Years ago, one of the only resources for the solopreneur was the Small Business Association, and they would help a new business owner craft a traditional business plan.
Nowadays, there are thousands of experts that support entrepreneurs so that they can meet the demands of what it takes to own and operate a successful, growing business. Among those experts, are business coaches.
Wikipedia states, “Coaching is a form of development in which a person called a coach supports a learner or client in achieving a specific personal or professional goal by providing training and guidance. The word “coaching” identifies a process used to transport people from where they are to where they want to be.”
I like that for a basic definition of coaching. Of course, there are various forms, styles, and processes. Keep in mind, a business coach can have a specialty and focus solely on executive planning, leadership, organizational development, mindset, team building, etc.
One thing that is common with coaching is the transformational aspect — Taking the client and their business from where they are to where they desire to go. To me, this is where the magic happens — watching something morph and take shape into a creation of beauty through skill, grace, effective communication, and sharp strategic skills.
Most business coaching models are conducted either in-person or via online conference software (like Zoom).
The model of private consultations, in a one-on-one setting, is probably one of the most popular and common forms of business coaching. One of the main benefits of this type of coaching is the very personal nature of it. The client is in a safe and confidential environment, comfortable to share delicate details of the business, whether they be financial or emotional. The focus is specifically on the client; their needs, their schedule, their desired outcome.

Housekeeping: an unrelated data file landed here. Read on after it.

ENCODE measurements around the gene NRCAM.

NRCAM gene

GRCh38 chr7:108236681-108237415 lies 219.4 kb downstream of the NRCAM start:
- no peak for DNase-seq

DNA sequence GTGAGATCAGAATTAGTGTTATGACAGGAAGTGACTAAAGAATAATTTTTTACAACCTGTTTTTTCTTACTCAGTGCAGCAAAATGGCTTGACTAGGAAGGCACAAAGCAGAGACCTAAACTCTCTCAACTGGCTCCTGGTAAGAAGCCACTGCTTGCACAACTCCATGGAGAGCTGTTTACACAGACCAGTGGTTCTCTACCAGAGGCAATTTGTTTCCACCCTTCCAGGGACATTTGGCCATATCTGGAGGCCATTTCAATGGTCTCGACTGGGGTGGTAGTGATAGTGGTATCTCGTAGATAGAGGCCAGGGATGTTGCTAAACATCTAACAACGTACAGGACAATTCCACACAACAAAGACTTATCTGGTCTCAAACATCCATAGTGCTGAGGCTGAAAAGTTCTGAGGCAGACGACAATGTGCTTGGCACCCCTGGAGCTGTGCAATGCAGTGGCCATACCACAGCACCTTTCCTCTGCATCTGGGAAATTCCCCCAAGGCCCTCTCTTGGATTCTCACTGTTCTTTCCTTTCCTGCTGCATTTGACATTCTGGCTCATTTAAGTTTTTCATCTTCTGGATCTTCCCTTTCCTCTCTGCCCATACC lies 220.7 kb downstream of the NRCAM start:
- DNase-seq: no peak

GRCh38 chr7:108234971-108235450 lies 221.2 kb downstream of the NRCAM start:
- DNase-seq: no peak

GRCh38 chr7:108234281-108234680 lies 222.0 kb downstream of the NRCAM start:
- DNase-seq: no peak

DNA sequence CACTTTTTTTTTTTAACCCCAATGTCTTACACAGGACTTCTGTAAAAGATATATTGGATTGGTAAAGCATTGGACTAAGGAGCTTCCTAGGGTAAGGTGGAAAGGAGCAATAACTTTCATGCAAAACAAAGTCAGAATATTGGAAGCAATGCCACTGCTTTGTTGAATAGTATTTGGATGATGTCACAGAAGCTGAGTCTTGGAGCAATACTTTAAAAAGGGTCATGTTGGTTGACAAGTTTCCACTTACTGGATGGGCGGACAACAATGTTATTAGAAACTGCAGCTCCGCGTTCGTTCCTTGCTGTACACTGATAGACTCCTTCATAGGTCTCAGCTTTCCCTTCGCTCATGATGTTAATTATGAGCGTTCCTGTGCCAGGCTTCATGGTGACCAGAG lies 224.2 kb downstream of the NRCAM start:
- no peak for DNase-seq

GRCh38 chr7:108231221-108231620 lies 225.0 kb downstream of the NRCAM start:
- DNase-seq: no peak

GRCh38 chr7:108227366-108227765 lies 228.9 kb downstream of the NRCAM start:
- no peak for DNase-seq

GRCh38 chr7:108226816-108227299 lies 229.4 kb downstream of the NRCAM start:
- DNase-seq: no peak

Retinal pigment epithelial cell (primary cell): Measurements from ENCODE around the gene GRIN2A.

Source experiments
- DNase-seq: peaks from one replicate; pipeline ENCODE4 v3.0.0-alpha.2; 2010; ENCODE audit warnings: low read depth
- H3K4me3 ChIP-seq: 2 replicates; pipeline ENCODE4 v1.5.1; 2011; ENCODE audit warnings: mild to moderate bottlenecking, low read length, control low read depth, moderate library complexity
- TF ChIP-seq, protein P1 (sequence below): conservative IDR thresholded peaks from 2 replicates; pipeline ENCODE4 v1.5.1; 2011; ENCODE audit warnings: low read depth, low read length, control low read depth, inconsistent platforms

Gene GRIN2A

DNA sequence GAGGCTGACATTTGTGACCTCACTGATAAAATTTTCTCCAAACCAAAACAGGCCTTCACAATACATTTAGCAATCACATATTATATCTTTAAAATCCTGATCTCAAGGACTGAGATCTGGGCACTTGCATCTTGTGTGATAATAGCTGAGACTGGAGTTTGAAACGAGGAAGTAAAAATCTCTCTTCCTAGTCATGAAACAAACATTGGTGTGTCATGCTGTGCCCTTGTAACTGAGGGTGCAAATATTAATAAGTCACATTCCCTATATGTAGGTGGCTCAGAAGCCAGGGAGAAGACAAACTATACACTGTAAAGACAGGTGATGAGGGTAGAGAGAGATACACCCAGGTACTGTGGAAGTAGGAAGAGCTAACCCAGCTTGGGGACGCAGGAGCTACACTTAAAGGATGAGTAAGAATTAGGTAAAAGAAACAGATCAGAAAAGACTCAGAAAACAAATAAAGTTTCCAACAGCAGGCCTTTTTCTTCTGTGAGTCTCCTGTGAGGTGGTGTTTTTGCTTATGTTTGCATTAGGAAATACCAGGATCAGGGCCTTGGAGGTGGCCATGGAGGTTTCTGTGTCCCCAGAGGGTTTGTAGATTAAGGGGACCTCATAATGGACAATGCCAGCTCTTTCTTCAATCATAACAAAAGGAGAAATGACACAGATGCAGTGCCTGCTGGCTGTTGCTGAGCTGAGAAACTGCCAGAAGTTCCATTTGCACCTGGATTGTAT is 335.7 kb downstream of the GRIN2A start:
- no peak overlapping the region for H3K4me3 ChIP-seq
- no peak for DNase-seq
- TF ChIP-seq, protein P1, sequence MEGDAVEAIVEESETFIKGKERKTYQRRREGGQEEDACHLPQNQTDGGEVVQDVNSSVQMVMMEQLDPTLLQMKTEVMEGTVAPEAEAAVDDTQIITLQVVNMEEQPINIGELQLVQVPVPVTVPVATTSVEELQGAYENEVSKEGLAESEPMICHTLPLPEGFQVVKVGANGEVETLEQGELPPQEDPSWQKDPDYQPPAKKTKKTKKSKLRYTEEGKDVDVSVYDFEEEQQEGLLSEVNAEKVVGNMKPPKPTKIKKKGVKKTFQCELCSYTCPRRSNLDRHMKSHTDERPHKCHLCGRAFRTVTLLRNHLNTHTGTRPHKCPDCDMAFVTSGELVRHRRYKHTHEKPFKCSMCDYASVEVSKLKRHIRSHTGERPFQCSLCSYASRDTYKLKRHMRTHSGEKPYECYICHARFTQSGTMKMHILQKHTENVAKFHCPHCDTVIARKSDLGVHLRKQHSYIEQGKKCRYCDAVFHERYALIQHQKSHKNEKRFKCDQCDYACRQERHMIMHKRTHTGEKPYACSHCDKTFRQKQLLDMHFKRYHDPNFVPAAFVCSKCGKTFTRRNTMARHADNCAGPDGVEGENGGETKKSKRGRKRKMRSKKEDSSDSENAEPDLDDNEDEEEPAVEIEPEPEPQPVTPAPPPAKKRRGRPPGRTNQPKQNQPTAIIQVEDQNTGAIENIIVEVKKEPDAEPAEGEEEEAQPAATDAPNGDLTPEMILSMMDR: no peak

Becoming increasingly popular for a variety of reasons, group coaching is next on the list of types of business coaching. In this model, group coaching provides a level of personal, dedicated coaching per client, but also has a collective aspect to it. Not all group coaching programs are created equal and there are various elements of what’s included per program.
However, in general, there are typically group conferences where everyone gathers at the same time for the session. The client has the opportunity to speak directly to the coach to share what’s going on for them and receive the coach’s feedback. The other attendees are able to glean information and tips from each person’s participation, as many times business owners come up against similar struggles.
Typically, an added benefit of group coaching is the cost is lower than one-on-one coaching since the offering is one-to-many.
Business coaching workshops, events, and retreats offer an opportunity to go deep into a specific topic, network, and provide a group immersion experience. Most are conducted in-person, however workshops can also be held online via a webinar, tele-summit, Facebook Live, etc.
Business owners that love to focus on one educational topic at a time in a supportive environment.
People who love to learn in-person, network with like-minded business owners, and share experiences with their biz besties.
Entrepreneurs who desire to integrate business opportunities with fun and social elements as well.
In all cases, an effective business coach helps clients prioritize their goals, develop strategic plans to accomplish them, and establishes accountability to measure progress and sustain results.
Personally, I find business coaching is a wonderful opportunity to optimize + amplify your business, at any stage of the game. It also provides positive, personal support along the way.
Have you experienced business coaching before? If so, what were your results? Share your story in the comments below.
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